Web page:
'Irish Roots' archive



Irish Roots


November 10 2014

R.F. Foster and genealogy

Can genealogy constitute real history? When I started R.F. Foster's new book Vivid Faces: The Revolutionary Generation in Ireland 1890-1923, I thought the answer was going to be a rare, wonderful yes. The early chapters present the roots of the 1916 Rising as a conflict between generations and so Foster has to reconstruct networks of marriage and schools and business, the second cousins, the in-laws, the family rows - all the stuff of family history, in other words.

He does a superb job. His earlier works on Yeats and Parnell steeped him in the minutiae of the period's politics, culture and personalities, allowing him to range well beyond the usual plodding narrative that Irish history imposes: there can rarely have been such a perfect match of author and topic. With all his trademark suave authority, he sketches overlapping interconnections stretching through education, amateur drama, journalism, courtship and marriage, the Gaelic League, even Post Office employment, and teases out their slow flowering into a revolution that, he makes clear, was by no means inevitable.

All sorts of unexpected insights emerge. James Joyce, for example, that least Catholic, nationalist or military of Irish revolutionaries, fits neatly into this generation. The grandiloquent ejaculation ending Joyce's Portrait, as Stephen Dedalus goes to "forge in the smithy of my soul the uncreated conscience of my race" could have come from Terence McSwiney or Piarais Béaslaí or any one of half-a-dozen other diarists Foster uses. Stephen's (and Joyce's) "race" was unambiguously the Irish race.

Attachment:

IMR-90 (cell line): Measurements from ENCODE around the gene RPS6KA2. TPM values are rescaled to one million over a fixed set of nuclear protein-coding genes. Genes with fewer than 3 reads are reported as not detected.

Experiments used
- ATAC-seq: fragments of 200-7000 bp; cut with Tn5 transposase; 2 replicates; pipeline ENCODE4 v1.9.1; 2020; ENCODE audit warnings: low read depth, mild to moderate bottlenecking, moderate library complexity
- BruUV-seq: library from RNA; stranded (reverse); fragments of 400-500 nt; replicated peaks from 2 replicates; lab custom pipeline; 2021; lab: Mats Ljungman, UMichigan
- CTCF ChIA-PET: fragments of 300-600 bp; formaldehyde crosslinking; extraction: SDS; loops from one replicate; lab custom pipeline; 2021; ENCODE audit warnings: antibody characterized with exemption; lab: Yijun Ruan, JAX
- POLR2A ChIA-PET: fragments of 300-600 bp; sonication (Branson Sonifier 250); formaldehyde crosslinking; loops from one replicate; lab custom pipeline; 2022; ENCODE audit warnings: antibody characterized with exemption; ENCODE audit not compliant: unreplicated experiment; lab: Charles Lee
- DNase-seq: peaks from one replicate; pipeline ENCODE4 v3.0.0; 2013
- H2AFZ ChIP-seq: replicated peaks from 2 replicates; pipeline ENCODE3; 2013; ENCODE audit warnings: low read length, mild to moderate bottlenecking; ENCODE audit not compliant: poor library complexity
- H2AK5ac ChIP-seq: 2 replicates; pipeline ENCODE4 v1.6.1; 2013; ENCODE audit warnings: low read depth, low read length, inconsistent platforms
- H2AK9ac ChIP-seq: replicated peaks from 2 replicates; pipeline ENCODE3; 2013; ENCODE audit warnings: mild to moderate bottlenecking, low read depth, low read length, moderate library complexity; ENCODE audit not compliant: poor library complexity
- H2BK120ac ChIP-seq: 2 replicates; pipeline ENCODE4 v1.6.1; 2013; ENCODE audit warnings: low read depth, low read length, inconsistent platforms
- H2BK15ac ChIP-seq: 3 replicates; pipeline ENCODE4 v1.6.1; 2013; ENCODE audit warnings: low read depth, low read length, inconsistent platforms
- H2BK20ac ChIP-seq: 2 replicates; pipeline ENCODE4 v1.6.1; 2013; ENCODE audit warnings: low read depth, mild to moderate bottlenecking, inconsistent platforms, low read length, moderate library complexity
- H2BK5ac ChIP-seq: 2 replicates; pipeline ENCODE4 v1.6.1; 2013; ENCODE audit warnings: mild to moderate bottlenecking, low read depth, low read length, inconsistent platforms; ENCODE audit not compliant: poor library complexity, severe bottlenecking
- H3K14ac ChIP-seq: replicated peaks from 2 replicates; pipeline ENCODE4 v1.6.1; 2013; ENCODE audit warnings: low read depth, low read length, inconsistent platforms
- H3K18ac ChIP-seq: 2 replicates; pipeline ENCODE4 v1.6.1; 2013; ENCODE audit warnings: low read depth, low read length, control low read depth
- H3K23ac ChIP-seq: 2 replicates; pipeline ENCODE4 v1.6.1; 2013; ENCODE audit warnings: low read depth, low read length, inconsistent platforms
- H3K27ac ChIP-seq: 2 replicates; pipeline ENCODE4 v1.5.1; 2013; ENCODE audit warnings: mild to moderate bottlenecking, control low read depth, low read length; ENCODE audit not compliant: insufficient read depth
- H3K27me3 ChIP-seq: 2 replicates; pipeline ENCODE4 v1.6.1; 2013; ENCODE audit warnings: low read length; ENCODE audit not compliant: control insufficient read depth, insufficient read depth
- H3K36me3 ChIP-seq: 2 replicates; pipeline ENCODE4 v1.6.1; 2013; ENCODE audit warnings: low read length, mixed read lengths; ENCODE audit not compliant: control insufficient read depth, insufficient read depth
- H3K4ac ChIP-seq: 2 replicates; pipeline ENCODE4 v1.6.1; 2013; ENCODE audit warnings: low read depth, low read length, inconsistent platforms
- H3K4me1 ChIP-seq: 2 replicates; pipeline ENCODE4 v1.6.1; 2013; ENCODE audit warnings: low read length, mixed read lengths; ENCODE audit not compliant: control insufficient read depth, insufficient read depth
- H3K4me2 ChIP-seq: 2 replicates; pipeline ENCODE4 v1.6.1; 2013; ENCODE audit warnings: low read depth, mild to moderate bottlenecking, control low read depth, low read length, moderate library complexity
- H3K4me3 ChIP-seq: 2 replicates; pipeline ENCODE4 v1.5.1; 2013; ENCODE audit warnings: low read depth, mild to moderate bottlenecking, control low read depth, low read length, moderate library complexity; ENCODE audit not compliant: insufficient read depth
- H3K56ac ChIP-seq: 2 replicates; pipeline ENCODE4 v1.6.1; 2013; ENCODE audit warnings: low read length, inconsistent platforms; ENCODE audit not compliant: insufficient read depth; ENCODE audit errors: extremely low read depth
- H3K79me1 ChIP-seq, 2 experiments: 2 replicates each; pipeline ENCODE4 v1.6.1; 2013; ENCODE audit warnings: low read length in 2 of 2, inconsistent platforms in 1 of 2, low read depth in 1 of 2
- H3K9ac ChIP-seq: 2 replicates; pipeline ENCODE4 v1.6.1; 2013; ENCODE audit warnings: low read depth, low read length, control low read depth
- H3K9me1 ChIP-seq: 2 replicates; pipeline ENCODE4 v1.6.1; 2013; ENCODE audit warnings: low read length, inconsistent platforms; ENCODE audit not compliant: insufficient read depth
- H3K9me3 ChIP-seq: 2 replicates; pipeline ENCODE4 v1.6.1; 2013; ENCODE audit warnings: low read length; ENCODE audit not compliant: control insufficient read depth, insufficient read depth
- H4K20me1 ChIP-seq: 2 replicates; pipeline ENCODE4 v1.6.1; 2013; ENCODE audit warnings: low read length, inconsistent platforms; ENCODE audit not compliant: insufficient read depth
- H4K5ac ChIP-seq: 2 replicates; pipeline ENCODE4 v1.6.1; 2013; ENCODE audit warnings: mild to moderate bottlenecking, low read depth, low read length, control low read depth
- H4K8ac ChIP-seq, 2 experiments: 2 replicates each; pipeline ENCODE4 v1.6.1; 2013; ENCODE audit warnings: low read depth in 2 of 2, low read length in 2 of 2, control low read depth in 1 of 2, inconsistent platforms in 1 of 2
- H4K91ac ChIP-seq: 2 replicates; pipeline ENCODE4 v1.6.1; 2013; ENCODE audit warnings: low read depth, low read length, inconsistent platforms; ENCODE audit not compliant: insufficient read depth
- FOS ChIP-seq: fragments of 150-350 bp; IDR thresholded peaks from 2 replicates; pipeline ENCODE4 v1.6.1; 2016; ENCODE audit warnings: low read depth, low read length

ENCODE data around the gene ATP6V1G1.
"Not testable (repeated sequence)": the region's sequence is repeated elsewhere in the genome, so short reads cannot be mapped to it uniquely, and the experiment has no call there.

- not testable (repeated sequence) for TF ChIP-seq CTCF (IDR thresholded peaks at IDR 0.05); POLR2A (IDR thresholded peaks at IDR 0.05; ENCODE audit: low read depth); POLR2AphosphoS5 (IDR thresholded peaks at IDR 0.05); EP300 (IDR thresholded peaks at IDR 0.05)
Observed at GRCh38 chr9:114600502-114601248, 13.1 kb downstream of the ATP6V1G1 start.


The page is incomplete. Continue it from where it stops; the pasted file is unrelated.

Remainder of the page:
The book is not perfect - its focus on the educated, urban middle class surely skews the picture of pre-1916 Ireland away from the deep, inarticulate dissatisfactions of Catholic rural Ireland. And the repeat appearances of the cast of memoirists can sometimes seem like the same material being stretched thin.

But it's as near perfect as such a book could be, and it answers the question I started with. No. Genealogy can be an important tool in writing history, especially such a detailed social and cultural history as this, but only one tool among many.

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